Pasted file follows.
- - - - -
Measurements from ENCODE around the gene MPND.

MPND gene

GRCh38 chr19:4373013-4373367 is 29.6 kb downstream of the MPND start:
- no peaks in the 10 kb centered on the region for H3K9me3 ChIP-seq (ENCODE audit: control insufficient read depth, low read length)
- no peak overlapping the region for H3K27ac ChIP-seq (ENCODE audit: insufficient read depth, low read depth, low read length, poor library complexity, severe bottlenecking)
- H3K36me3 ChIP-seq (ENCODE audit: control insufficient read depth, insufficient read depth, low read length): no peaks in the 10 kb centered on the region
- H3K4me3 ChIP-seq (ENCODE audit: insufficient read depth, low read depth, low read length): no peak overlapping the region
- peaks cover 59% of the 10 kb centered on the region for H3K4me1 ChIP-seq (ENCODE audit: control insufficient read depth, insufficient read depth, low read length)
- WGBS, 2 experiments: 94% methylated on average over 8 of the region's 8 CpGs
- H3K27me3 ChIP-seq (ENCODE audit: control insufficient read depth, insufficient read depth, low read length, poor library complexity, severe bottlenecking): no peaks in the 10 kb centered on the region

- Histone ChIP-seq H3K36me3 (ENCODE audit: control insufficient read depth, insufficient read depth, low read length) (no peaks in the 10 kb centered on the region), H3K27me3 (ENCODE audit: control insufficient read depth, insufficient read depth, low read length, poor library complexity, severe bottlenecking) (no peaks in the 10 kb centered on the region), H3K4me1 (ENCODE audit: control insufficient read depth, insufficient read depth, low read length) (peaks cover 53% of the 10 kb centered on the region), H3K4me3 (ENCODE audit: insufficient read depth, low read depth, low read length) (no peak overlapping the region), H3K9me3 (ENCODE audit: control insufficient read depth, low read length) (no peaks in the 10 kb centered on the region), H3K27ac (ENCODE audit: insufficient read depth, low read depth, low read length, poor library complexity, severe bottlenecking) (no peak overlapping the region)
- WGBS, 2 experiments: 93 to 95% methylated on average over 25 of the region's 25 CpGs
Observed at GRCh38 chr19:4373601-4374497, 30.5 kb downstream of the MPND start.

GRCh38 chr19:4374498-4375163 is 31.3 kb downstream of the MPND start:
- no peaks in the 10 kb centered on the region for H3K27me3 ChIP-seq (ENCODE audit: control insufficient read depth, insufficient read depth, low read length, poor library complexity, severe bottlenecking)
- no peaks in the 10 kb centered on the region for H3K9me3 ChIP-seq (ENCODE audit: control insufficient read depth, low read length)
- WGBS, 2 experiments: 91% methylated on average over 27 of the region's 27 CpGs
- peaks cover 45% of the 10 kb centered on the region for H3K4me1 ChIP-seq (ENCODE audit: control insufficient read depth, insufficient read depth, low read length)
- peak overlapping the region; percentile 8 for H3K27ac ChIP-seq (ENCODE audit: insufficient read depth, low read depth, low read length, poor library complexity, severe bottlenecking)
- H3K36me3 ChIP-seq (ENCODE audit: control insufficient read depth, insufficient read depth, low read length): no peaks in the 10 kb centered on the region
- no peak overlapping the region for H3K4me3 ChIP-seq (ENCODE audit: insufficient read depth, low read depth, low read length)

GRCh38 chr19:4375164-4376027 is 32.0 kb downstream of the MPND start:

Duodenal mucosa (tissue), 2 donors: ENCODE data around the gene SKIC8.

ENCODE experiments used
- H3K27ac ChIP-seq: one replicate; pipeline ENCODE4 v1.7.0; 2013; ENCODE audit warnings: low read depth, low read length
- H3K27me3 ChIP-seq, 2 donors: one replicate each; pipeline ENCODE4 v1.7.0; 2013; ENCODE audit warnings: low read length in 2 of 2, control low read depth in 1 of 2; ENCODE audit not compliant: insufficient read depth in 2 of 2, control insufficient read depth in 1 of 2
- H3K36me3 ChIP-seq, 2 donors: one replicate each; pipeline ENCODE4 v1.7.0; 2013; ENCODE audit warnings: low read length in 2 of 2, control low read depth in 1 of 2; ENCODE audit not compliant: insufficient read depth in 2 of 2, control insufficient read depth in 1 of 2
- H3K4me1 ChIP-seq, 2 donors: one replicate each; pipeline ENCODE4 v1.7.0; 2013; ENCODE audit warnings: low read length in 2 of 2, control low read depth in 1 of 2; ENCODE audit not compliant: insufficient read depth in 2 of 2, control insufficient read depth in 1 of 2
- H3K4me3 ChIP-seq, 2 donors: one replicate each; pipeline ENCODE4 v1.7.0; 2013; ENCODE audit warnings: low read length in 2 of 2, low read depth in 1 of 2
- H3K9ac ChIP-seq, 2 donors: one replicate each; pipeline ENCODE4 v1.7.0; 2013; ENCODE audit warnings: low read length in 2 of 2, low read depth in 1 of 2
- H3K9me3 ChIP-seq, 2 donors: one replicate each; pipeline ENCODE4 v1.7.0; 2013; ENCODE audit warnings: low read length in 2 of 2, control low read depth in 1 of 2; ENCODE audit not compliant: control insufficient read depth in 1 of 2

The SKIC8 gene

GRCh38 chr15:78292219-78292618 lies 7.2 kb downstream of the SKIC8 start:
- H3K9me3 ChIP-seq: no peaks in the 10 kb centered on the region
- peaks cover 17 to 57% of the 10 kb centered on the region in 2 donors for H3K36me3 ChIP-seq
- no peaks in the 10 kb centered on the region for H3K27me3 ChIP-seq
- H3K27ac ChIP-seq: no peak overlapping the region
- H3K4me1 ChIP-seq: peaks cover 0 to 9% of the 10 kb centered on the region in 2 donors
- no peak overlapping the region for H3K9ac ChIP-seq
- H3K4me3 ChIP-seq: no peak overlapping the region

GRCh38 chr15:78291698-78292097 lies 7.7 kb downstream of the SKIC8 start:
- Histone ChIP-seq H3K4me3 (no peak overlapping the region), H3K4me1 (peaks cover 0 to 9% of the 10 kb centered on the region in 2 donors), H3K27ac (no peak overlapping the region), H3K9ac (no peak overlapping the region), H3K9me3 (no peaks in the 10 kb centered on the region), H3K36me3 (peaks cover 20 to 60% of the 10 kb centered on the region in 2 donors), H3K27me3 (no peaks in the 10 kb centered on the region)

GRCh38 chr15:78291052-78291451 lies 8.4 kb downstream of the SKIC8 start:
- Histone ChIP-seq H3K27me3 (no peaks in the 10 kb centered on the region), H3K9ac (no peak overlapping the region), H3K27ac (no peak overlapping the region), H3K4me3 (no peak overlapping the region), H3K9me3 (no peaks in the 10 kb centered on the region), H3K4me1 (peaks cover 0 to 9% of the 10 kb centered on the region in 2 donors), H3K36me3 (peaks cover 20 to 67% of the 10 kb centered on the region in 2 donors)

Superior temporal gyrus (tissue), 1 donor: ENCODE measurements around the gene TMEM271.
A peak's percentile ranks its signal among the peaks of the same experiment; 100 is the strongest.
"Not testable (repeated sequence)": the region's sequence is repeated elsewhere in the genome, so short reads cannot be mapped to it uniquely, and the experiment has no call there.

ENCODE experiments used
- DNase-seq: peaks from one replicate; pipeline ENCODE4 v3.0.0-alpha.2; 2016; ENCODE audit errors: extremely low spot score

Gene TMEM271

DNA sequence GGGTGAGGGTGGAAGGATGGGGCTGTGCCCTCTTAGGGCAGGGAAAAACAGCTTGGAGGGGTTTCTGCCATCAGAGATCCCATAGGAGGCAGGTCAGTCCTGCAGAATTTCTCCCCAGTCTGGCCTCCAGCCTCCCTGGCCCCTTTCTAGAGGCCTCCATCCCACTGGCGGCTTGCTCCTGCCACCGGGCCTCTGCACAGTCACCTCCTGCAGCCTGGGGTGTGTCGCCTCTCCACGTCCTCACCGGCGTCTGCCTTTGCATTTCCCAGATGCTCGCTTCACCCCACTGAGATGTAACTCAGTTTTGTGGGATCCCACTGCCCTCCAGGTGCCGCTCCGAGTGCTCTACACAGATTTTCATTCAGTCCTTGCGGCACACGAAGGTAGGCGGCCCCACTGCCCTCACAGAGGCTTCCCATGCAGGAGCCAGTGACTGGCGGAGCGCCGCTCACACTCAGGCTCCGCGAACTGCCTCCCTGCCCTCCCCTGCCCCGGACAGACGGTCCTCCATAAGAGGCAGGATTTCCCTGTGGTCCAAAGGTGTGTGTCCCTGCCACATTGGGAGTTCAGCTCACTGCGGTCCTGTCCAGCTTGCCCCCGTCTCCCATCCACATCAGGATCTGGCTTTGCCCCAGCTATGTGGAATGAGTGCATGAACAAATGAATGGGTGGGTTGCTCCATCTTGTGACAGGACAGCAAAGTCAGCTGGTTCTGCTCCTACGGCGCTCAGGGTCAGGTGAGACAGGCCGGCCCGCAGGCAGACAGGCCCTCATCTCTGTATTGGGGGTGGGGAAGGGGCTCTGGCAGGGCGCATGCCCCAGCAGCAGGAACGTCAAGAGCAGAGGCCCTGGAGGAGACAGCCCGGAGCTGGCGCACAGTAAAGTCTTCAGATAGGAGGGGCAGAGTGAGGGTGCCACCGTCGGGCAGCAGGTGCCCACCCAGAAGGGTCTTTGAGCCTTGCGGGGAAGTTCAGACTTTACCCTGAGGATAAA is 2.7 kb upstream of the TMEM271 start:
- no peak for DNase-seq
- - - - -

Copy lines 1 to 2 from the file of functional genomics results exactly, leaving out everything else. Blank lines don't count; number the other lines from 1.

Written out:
Measurements from ENCODE around the gene MPND.

MPND gene